To demonstrate that our observations are not restricted to a certain RNA substrate, we used the same assay conditions for miR‐15∼16 and miR‐23∼27∼24‐2 (Figure 4A and B). The ∼70 nt fragments as well as the 21–23 nt fragments were observed from both the miRNA clusters. Thus, this cell‐free system successfully recapitulates endogenous miRNA maturation and provides a general analysis tool for miRNA processing.

Figure 4.

The in vitro processing system is a general analysis tool for miRNA maturation. (A) In vitro processing of miR‐15∼16. These clustered miRNAs can also be processed in vitro to result in ∼70 nt intermediates and 22–23 nt final products. (B) In vitro processing of miR‐23∼27∼24‐2.

Our data show that miRNA maturation consists of at least two sequential steps: (i) the long transcripts are first processed into the ∼70 nt intermediate (pre‐miRNAs); and (ii) then into the final products of ∼22 nt (mature miRNAs). We suggest that the long transcript be designated ‘pri‐miRNA’ (primary precursor for miRNA).

Three different forms of miRNAs

Pri‐miRNAs could be detected by an additional method, RNase protection assay (RPA) (Figure 5). The probe was designed to cover part of the miRNA gene such that three different forms of miRNA (pri‐, pre‐ and mature miRNAs) can be detected simultaneously as three fragments of different sizes. From HeLa total RNA, three specific bands were detected representing pri‐miR‐23, pre‐miR‐23 and mature miR‐23 (Figure 5A, lanes 1 and 2). We cannot exclude the possibility that pri‐miRNA might not be a single RNA species of the nascent transcript but might also represent some unidentified intermediates of the first‐step processing. RT–PCR and RPA are extremely sensitive methods to detect the region to which the probes anneal. Therefore, if the nascent transcript is subject to rapid processing, the nascent transcript and the processing intermediates would appear as a discrete band in RT–PCR or RPA, whereas in northern blot analysis they would appear as one or more weak bands. We are currently investigating the mechanism and the factors of the first‐step processing.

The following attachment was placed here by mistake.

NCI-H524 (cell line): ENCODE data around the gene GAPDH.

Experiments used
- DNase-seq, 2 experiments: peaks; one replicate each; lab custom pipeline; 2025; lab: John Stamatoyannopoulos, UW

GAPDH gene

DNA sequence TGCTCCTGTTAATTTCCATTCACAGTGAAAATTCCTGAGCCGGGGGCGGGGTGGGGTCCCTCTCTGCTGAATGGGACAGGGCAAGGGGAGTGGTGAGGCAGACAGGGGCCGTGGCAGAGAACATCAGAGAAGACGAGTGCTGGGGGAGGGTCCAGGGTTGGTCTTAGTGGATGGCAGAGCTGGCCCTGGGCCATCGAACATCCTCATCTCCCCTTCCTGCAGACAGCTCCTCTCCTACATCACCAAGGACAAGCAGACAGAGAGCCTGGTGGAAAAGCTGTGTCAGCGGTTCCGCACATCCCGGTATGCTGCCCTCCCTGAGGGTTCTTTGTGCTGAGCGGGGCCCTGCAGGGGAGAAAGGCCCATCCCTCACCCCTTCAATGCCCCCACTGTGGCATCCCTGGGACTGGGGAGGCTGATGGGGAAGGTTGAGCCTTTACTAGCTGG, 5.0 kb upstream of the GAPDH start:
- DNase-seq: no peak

Figure 5.

Subcellular localization of the three different forms of miRNA. (A) RPA to detect miRNA. The indicated amounts of RNA from either HeLa or yeast cells were used for RPA. The asterisk indicates the self‐protected probe. Schematically represented are the probes for the RPA and the protected fragments that are expected for each miRNA species. (B) Total, nuclear or cytoplasmic RNA from HeLa cells or yeast RNA was used for RPA.

Subcellular compartmentalization of miRNA processing

The RPA method enabled us to examine the subcellular localization of each miRNA form. From the fractionated nucleus and cytoplasm of HeLa cells, RNA was extracted and used for RPA (Figure 5B). Interestingly, pri‐ and pre‐miR‐23 are concentrated in the nucleus (Figure 5B, lane 2), while mature miR‐23 is mainly in the cytoplasm (Figure 5B, lane 3). Thus, the first‐step processing is likely to occur in the nucleus. The arena of the second‐step processing is less clear. It may occur in the nucleus and then the resulting mature miRNAs may be rapidly exported to the cytoplasm. Alternatively, the pre‐miRNAs are exported and subject to the second‐step processing in the cytoplasm.

We tackled this issue by taking advantage of our in vitro processing system. Following subcellular fractionation, the nucleoplasmic and cytoplasmic fractions were used for in vitro processing, separately or in combination (Figure 6A). In the nucleoplasmic fraction, only the first‐step reaction took place efficiently (Figure 6A, lanes 1–4), whereas in the cytoplasmic fraction neither of the reactions occurred effectively (Figure 6A, lane 8), showing that the processing machinery for the first step is restricted to the nuclear compartment. Only when the cytoplasmic fraction was added to the nucleoplasmic fraction was mature miRNA produced (Figure 6A, lane 7), which indicates that the second step is confined to the cytoplasm. With the cytoplasmic fraction only, the second step failed to occur because the cytoplasm lacks the enzymatic activity for the preceding reaction (Figure 6A, lane 8). Western blotting was performed to show the efficiency of the nucleocytoplasmic fractionation (Figure 6B). hnRNP C1/C2 and eIF4E are well known for their localization in the nucleus and the cytoplasm, respectively, at steady‐state levels.

Figure 6.

Nucleocytoplasmic compartmentalization of miRNA processing. (A) In vitro processing of miRNA in fractionated HeLa cell extract. The indicated amounts of the nuclear or cytoplasmic fraction were used for in vitro processing. The lower panel shows the ∼22 nt fragments after longer exposure. (B) Western blot analysis. Nucleoplasmic and cytoplasmic fractions were probed with anti‐hnRNP C1/C2 antibody and anti‐eIF4E antibody.